Affects Version/s: 0.6.0
Fix Version/s: 0.7.0
RFC: Efficient file caching
(on Hadoop Task nodes, for benefit of MapReduce Tasks)
We will start implementing this soon. Please provide feedback and improvements to this plan.
The header "Options:" indicates places where simple choices must be made.
o MapReduce tasks require access to additional out-of-band data ("dictionaries")
This out-of-band data is:
o in addition to the map/reduce inputs.
o large (1GB+)
o broadcast (same data is required on all the Task nodes)
o changes "infrequently", in particular:
oo it is always constant for all the Tasks in a Job.
oo it is often constant for a month at a time
oo it may be shared across team members
o sometimes used by pure-Java MapReduce programs
o sometimes used by non-Java MapReduce programs (using Hadoop-Streaming)
o (future) used by programs that use HDFS and Task-trackers but not MapReduce.
Existing Solutions to the problem:
These solutions are not good enough. The present proposal is to do Sol 1 with caching.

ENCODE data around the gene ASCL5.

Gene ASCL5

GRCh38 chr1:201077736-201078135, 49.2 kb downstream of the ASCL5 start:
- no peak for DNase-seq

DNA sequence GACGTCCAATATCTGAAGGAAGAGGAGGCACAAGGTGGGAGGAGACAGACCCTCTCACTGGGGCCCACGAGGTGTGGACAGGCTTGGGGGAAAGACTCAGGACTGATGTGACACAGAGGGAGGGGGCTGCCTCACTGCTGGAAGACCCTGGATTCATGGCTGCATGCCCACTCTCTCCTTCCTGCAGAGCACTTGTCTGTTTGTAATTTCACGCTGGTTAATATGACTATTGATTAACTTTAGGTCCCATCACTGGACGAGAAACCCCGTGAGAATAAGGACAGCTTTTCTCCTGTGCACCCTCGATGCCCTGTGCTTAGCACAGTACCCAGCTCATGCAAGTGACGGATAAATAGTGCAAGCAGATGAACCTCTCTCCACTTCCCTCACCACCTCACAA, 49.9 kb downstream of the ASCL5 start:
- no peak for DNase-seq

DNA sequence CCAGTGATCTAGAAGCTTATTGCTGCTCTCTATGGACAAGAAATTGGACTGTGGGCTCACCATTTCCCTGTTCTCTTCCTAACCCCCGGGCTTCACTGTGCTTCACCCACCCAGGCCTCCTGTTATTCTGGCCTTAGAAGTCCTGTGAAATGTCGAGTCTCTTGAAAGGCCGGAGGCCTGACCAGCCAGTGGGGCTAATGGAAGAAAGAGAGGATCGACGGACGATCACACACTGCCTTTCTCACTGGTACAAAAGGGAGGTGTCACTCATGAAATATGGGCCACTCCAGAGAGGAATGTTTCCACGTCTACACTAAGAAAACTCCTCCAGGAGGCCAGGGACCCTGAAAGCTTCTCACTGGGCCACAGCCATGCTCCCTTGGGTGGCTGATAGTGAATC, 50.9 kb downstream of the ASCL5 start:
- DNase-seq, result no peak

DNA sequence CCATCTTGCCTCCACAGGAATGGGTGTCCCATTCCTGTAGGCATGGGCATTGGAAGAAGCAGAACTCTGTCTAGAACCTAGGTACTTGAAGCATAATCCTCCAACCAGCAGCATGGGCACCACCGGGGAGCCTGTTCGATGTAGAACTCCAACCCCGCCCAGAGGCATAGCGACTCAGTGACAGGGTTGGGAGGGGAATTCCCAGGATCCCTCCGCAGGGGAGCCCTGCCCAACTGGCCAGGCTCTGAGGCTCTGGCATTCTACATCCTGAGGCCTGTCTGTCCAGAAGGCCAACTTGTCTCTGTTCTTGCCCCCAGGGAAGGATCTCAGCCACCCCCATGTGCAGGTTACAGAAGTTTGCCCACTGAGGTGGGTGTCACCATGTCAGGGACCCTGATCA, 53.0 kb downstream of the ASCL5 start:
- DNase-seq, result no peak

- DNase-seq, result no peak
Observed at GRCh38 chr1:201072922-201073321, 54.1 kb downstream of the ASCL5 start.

Sol 1: Pure Hadoop: package the out-of-band data in the MapReduce Job jar file.
Sol 2: Non Hadoop: for each task node run rsync from single source for data.
Sol 3: Non Hadoop: use BitTorrent, etc.
Sol.1 is correct but slow for many reasons:
The Job submitter must recreate a large jar(tar) file for every Job.
(The jar contains both changing programs and stable dictionaries)
The large Jar file must be propagated from the client to HDFS with
a large replication factor.
At the beginning of every Task, the Task tracker gets the job jar from HDFS
and unjars it in the working directory. This can dominate task execution time.
Sol.2 has nice properties but also some problems.
It does not scale well with large clusters (many concurrent rsync read requests i.e. single-source broadcast)
It assumes that Hadoop users can upload data using rsync to the cluster nodes. As a policy, this is not allowed.
It requires rsync.
Sol.3 alleviates the rsync scalability problems but
It is a dependency on an external system.
We want something simpler and more tightly integrated with Hadoop.
Staging (uploading) out-of-band data:
The out-of-band data will often originate on the local filesystem of a user machine
(i.e. a MapReduce job submitter)
Nevertheless it makes sense to use HDFS to store the original out-of-band data because:
o HDFS has (wide) replication. This enables scalable broadcast later.
o HDFS is an available channel to move data from clients to all task machines.
o HDFS is convenient as a shared location among Hadoop team members.
Accessing (downloading) out-of-band data: